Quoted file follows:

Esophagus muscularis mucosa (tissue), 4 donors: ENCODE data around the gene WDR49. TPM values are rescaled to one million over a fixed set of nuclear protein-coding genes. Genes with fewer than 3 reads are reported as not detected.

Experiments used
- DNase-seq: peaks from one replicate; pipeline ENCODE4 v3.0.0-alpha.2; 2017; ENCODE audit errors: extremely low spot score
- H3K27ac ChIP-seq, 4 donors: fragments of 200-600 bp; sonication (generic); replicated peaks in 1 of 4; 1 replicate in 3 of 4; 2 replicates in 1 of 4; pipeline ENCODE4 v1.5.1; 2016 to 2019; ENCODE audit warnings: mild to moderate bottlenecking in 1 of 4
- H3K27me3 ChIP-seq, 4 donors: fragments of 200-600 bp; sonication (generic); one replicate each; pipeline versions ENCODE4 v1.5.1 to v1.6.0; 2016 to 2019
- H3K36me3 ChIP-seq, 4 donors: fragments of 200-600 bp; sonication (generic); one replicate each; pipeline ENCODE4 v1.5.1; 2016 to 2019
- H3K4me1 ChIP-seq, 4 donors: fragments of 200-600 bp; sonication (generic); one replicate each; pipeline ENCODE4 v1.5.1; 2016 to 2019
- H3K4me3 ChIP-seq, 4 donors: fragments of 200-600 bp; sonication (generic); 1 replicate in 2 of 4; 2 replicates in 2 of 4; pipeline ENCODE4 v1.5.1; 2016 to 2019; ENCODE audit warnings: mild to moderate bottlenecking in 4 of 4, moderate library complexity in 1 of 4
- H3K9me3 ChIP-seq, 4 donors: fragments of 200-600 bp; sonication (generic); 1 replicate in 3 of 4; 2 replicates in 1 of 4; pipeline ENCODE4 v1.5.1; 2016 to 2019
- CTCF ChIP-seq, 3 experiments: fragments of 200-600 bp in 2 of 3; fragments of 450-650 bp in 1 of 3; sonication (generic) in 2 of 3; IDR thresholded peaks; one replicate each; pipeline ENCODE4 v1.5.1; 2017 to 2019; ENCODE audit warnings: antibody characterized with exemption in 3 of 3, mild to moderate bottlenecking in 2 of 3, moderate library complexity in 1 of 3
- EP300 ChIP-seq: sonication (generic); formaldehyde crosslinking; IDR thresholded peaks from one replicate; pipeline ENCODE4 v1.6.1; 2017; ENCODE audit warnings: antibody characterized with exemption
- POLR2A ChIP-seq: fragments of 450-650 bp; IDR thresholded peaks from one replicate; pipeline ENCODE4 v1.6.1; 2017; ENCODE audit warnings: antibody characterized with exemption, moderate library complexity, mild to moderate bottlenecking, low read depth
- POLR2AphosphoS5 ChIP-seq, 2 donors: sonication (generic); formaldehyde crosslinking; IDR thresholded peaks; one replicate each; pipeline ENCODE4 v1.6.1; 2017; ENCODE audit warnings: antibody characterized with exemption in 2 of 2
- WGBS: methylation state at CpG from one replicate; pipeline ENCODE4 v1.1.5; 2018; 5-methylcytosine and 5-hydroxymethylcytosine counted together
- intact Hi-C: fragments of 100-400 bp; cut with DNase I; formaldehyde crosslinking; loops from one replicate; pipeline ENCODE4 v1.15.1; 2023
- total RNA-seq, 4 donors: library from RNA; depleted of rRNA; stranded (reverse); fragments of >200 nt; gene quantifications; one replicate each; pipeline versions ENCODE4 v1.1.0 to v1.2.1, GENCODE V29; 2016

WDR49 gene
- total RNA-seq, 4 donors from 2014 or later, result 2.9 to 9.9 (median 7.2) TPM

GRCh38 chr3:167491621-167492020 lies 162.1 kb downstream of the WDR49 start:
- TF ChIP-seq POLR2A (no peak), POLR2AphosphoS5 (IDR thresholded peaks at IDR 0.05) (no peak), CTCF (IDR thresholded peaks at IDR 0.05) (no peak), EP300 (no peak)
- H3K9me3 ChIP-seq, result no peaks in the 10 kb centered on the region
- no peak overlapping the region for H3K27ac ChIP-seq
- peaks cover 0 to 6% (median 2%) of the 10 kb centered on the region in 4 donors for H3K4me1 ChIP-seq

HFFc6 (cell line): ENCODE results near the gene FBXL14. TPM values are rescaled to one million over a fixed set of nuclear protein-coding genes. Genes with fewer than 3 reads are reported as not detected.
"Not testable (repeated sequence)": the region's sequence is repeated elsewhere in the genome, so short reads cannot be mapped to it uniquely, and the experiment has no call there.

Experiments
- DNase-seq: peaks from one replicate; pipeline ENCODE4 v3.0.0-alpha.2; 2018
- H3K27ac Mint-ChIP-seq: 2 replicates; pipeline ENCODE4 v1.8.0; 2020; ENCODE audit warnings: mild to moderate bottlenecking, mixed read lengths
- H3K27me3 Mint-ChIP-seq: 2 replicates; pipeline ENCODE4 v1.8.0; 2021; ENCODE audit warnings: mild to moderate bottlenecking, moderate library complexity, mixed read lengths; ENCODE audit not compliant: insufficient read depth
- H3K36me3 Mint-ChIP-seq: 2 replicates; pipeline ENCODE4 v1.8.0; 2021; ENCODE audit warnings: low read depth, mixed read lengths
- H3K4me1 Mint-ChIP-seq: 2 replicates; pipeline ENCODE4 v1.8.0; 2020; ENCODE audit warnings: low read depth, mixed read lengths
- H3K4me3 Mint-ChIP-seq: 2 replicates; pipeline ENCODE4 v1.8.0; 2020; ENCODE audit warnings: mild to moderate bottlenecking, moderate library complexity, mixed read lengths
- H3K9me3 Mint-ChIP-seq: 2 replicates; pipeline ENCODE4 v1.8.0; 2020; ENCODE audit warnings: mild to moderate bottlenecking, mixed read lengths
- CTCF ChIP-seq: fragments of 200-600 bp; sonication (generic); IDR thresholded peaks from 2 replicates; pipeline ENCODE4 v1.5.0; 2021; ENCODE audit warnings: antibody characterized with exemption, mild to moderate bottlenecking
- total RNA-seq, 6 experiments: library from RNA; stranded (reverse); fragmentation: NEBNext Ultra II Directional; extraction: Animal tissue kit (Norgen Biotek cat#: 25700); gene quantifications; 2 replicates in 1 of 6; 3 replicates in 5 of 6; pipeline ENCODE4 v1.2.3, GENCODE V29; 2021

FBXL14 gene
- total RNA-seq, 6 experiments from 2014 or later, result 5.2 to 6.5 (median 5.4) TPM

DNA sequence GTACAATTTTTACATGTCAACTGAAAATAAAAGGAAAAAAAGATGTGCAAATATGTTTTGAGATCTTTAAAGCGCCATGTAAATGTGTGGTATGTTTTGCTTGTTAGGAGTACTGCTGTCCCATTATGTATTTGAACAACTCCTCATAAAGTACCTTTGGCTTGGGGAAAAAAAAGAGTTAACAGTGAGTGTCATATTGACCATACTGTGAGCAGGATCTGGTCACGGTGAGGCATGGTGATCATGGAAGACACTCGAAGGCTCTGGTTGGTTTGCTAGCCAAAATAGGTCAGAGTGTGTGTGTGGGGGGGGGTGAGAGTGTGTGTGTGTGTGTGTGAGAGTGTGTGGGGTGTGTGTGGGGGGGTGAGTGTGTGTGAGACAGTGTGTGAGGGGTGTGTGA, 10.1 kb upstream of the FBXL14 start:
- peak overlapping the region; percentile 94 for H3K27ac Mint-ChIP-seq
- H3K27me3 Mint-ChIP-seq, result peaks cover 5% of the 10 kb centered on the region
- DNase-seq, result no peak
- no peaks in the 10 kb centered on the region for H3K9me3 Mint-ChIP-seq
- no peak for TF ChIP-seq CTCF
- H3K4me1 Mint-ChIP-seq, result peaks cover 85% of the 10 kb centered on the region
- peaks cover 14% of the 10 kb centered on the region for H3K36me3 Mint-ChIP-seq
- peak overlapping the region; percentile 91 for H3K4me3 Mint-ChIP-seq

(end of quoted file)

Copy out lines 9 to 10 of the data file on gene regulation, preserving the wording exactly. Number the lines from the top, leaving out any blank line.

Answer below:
- H3K9me3 ChIP-seq, 4 donors: fragments of 200-600 bp; sonication (generic); 1 replicate in 3 of 4; 2 replicates in 1 of 4; pipeline ENCODE4 v1.5.1; 2016 to 2019
- CTCF ChIP-seq, 3 experiments: fragments of 200-600 bp in 2 of 3; fragments of 450-650 bp in 1 of 3; sonication (generic) in 2 of 3; IDR thresholded peaks; one replicate each; pipeline ENCODE4 v1.5.1; 2017 to 2019; ENCODE audit warnings: antibody characterized with exemption in 3 of 3, mild to moderate bottlenecking in 2 of 3, moderate library complexity in 1 of 3